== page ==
When the announcement that Genshiken would be getting a full-on sequel hit, I was ecstatic. It provided me with a feeling of renewal, but also an opportunity. Chapter reviewing Genshiken on Ogiue Maniax hadn’t been possible, and I thought it wouldn’t ever be. But now, if ever there was a series for me to analyze every month, it had to be this one.

At the time, I could look back and go, “Wow, it’s been seven years since I discovered Genshiken, isn’t that wild?” Seven has now become 12. I began as a college student who saw himself in Genshiken, and now I’m in a dramatically different place, with a well-respected (if obscure) anime blog, a degree from studying manga that required me to move to another continent, and many good friends whom I met not only through my love of anime and manga, but also because the fact that Ogiue confronted and conquered her own fears encouraged me to do the same. Both I and the world around me have changed, and the fact that Genshiken has also shifted to reflect this made it a constant source of fascination for me.

It was truly unusual for this series to spend so much time exploring the Madarame harem, but I think that it became the focus inadvertently because it overlapped so much with Hato’s own development. You had these two tracks of characterization, one from the old guard and one from the new, and the result was that it pushed the classic otaku question of 2-D vs. 3-D into new and unfamiliar territory. In the end, any of the pairings would have worked for me, and while relationship drama was probably the last thing people expected out Genshiken, the series defied even those newly created expectations at every turn.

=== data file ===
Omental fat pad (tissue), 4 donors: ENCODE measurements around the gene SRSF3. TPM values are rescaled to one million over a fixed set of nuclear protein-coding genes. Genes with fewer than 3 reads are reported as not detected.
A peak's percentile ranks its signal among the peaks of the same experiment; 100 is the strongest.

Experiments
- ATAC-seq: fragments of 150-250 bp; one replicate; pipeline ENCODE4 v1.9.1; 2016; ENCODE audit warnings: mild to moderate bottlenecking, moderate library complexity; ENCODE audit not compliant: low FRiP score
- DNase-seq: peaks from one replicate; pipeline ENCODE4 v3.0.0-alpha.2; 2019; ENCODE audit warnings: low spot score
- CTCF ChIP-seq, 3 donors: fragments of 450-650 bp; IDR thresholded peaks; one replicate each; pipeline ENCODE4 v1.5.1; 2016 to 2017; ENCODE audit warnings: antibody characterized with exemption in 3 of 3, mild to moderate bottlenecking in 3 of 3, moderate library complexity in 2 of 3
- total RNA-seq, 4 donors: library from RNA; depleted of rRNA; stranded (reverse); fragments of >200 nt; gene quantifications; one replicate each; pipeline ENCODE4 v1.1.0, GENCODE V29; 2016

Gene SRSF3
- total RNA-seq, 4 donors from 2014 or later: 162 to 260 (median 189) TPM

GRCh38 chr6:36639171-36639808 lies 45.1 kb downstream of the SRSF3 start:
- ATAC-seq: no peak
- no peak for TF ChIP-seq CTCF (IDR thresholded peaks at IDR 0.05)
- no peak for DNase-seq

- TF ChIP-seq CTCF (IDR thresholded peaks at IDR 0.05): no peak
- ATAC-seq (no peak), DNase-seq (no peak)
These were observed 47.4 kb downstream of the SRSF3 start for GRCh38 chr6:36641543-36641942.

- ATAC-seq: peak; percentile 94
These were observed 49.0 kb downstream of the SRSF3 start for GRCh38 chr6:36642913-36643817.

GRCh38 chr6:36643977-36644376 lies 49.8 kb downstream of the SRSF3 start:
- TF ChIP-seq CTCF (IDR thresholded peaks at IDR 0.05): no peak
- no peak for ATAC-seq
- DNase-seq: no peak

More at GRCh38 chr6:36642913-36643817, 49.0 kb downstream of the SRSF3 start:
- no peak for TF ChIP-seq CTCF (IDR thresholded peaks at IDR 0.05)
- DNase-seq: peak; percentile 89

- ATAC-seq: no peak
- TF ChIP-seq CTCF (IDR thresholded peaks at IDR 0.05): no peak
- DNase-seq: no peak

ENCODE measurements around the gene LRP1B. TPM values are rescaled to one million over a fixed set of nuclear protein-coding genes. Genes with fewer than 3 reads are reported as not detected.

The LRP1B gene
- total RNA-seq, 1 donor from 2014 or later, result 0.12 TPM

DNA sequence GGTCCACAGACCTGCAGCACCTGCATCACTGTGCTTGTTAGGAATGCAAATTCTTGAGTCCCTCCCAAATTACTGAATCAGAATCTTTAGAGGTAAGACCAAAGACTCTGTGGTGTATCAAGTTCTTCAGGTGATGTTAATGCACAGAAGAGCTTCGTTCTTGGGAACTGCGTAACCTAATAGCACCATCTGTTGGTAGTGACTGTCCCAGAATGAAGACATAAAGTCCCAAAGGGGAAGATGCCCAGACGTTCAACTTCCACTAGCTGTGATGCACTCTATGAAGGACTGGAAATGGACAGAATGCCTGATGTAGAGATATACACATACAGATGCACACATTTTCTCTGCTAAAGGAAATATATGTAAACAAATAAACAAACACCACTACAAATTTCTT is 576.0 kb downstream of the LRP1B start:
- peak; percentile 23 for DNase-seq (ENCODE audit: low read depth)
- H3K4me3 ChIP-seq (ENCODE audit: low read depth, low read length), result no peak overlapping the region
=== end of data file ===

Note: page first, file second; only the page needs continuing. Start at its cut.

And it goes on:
While it would have been all right for Genshiken Nidaime to have been more of the same as its predecessor, I’m happy to see how different it became. It confronted a new world of and around otaku, it tied up one of the vital loose ends with Madarame’s unrequited love, and explored topics concerning gender, sexuality, and self-image that went even beyond Ogiue’s plight in the first series.

What’s Next?

Now that Genshiken is over, that means the end of Ogiue Maniax’s monthly chapter reviews. That doesn’t mean it’s quite the end, though, as the supplements included in the collected volumes usually provide more insight and a true epilogue. And who knows? Maybe there’ll be more someday. I wonder where I’ll be in life at that point.

I’ve also been considering going back and reviewing the first series.

And please create that series I want where Angela is the main character.

So with that, I bid you adieu. OG(iue) 4 life.

Kio saying thanks and lamenting that he never got to do another beach chapter.

Pent-Up Penultimate Supernovas: Genshiken II, Chapter 126

In case you haven’t heard, Genshiken Nidaime ends next month (!!!). Nevertheless, we haven’t reached the finish line quite yet.